While X-ray scattering can measure average properties of the films, Liddle's group, working with MIT, developed a method to look, in detail, at individual sections of a film by doing three-dimensional tomography with a transmission electron microscope (TEM).*** Unlike the scattering technique, the TEM tomography can actually image defects in the polymer structure—but only for a small area. The technique can image an area about 500 nanometers across.
Between them, the two techniques can yield detailed data on the performance of a given BCP patterning system. The data, the researchers say, are most valuable for testing and refining computer models. "Our measurements are both fairly time-consuming, so they're not something industry can use on the fab floor," says Kline. "But as they're developing the process, they can use our measurements to get the models right, then they can do a lot of simulations and let the computers figure it out."
"It's just so expensive and time-consuming to test out a new process," agrees Liddle. "But if my model is well validated and I know the model is going to give me accurate results, then I can crank through the simulations quickly. That's a huge factor in the electronics industry."
*With the daunting name "resonant critical dimension small angle X-ray scattering" (res-CDSAXS).
**D.F. Sunday, M.R. Hammond, C. Wang, W. Wu, D. Delongchamp, M. Tjio, J. Cheng, J.W. Pitera, R.J. Kline. Determination of the internal morphology of nanostructures patterned by directed self assembly. ACS Nano, 2014, 8 (8), pp 8426–8437 DOI: 10.1021/nn5029289.
***K.W. Gotrik, T. Lam, A.F. Hannon, W. Bai, Y. Ding, J. Winterstein, A. Alexander-Katz, J.A. Liddle, C.A. Ross. 3D TEM Tomography of templated bilayer films of block copolymers. Advanced Functional Materials. Article first published online Oct. 2, 2014 DOI: 10.1002/adfm.201402457.
Michael Baum | Eurek Alert!
Researchers shoot for success with simulations of laser pulse-material interactions
29.03.2017 | DOE/Oak Ridge National Laboratory
Nanomaterial makes laser light more applicable
28.03.2017 | Christian-Albrechts-Universität zu Kiel
The Institute of Semiconductor Technology and the Institute of Physical and Theoretical Chemistry, both members of the Laboratory for Emerging Nanometrology (LENA), at Technische Universität Braunschweig are partners in a new European research project entitled ChipScope, which aims to develop a completely new and extremely small optical microscope capable of observing the interior of living cells in real time. A consortium of 7 partners from 5 countries will tackle this issue with very ambitious objectives during a four-year research program.
To demonstrate the usefulness of this new scientific tool, at the end of the project the developed chip-sized microscope will be used to observe in real-time...
Astronomers from Bonn and Tautenburg in Thuringia (Germany) used the 100-m radio telescope at Effelsberg to observe several galaxy clusters. At the edges of these large accumulations of dark matter, stellar systems (galaxies), hot gas, and charged particles, they found magnetic fields that are exceptionally ordered over distances of many million light years. This makes them the most extended magnetic fields in the universe known so far.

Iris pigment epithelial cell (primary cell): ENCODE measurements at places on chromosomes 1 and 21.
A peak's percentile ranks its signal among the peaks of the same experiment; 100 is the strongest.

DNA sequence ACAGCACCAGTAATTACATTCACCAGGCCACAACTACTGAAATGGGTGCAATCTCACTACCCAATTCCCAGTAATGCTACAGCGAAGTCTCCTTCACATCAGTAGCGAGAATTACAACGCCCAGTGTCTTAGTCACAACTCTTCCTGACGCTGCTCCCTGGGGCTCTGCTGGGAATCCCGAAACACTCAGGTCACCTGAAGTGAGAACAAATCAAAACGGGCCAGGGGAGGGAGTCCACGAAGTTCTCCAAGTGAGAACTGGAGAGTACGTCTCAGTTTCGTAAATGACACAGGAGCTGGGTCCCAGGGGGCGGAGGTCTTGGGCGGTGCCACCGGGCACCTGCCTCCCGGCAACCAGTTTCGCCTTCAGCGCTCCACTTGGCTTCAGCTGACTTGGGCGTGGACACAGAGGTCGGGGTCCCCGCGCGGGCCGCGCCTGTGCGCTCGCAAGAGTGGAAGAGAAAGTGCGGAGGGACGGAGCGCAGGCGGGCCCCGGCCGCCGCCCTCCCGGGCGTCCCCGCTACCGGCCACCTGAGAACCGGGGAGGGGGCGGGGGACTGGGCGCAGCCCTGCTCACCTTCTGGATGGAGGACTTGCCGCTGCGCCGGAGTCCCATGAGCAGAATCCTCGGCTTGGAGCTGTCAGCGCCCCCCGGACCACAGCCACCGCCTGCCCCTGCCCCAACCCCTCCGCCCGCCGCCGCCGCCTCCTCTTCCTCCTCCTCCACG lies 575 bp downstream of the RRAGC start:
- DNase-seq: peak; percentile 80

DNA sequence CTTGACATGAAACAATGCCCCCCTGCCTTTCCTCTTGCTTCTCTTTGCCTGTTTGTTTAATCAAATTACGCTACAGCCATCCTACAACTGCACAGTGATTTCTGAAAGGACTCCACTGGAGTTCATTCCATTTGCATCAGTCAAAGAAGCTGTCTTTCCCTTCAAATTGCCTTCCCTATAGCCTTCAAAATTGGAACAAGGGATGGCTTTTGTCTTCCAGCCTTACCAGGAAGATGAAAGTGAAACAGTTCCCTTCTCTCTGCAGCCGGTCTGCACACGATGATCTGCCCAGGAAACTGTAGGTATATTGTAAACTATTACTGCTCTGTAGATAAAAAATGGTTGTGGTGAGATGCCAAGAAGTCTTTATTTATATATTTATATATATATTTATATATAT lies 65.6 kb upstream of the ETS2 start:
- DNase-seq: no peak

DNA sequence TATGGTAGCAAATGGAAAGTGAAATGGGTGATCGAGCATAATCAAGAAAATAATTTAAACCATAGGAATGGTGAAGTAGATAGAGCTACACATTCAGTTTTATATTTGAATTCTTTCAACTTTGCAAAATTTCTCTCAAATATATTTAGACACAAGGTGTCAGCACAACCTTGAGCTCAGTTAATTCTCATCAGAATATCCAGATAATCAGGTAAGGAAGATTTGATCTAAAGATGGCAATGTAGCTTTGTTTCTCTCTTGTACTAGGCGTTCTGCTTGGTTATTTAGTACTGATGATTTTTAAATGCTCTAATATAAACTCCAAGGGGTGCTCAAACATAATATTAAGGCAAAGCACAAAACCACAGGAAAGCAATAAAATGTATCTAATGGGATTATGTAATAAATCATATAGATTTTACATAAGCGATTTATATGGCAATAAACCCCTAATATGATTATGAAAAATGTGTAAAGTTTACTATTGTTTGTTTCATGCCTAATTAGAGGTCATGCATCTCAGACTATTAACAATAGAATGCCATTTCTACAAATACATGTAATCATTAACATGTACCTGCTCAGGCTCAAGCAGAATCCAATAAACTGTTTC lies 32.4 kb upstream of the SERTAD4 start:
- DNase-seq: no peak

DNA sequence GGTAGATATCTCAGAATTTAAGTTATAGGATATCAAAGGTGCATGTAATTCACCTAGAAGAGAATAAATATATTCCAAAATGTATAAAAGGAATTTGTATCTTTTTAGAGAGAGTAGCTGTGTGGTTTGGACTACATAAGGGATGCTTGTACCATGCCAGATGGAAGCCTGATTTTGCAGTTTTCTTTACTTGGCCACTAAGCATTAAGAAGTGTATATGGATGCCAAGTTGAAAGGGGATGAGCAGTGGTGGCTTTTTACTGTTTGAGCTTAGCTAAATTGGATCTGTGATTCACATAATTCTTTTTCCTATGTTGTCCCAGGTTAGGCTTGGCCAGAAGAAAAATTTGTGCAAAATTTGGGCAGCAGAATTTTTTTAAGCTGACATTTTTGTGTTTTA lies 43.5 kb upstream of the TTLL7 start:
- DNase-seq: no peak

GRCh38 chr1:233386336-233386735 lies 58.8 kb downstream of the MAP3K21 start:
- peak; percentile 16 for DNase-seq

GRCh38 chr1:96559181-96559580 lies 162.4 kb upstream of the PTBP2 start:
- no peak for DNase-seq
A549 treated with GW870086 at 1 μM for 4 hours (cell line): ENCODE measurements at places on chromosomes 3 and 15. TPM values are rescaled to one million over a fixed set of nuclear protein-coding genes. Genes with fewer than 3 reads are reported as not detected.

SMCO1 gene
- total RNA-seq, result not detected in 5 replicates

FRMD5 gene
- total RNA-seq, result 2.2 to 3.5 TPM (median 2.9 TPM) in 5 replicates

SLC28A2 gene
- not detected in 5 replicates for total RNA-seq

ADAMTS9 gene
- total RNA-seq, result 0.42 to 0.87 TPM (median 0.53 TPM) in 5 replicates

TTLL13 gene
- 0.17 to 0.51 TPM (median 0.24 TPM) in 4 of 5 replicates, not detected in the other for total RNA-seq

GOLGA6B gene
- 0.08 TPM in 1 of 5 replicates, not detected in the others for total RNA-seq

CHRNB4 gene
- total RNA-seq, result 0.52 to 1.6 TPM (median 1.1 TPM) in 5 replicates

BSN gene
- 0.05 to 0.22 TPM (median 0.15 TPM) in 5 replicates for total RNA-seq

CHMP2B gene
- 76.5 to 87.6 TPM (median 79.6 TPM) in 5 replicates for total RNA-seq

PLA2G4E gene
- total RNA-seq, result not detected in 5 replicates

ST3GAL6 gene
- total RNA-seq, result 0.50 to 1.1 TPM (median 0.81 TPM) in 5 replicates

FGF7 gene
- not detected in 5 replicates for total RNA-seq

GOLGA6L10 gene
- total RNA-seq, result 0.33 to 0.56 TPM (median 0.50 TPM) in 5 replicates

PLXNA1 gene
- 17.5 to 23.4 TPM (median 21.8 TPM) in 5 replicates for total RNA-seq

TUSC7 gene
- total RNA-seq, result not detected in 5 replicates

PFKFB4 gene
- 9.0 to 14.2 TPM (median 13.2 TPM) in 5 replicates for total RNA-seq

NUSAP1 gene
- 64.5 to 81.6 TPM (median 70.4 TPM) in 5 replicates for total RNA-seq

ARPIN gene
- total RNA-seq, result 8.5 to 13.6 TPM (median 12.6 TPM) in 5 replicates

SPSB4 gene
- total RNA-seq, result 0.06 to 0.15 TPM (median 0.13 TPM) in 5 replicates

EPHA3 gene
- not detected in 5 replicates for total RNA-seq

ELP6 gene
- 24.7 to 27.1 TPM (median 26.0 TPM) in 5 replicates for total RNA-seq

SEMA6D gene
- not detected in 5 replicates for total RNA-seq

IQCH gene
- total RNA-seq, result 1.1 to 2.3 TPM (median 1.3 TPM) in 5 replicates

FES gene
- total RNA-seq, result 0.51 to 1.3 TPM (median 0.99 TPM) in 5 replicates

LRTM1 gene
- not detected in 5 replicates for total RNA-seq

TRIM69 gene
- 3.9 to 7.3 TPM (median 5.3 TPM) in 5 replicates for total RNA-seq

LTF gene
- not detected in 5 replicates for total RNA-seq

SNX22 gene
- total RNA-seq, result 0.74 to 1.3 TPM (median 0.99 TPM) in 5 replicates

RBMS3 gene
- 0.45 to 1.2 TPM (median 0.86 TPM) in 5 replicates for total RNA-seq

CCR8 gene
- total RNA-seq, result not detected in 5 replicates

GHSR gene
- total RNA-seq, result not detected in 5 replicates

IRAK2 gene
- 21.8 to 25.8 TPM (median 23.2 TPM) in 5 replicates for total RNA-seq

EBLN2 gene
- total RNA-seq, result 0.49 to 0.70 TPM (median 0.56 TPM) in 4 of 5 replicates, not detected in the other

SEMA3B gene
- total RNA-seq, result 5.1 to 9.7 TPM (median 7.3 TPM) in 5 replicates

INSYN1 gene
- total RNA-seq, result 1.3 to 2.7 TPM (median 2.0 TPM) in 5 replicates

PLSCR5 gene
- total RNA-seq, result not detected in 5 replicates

The results will be published on March 22 in the journal „Astronomy & Astrophysics“.
Galaxy clusters are the largest gravitationally bound structures in the universe. With a typical extent of about 10 million light years, i.e. 100 times the...
Researchers at the Goethe University Frankfurt, together with partners from the University of Tübingen in Germany and Queen Mary University as well as Francis Crick Institute from London (UK) have developed a novel technology to decipher the secret ubiquitin code.
Ubiquitin is a small protein that can be linked to other cellular proteins, thereby controlling and modulating their functions. The attachment occurs in many...
In the eternal search for next generation high-efficiency solar cells and LEDs, scientists at Los Alamos National Laboratory and their partners are creating...
Silicon nanosheets are thin, two-dimensional layers with exceptional optoelectronic properties very similar to those of graphene. Albeit, the nanosheets are less stable. Now researchers at the Technical University of Munich (TUM) have, for the first time ever, produced a composite material combining silicon nanosheets and a polymer that is both UV-resistant and easy to process. This brings the scientists a significant step closer to industrial applications like flexible displays and photosensors.
Silicon nanosheets are thin, two-dimensional layers with exceptional optoelectronic properties very similar to those of graphene. Albeit, the nanosheets are...
20.03.2017 | Event News
14.03.2017 | Event News
07.03.2017 | Event News
29.03.2017 | Materials Sciences
29.03.2017 | Physics and Astronomy
29.03.2017 | Earth Sciences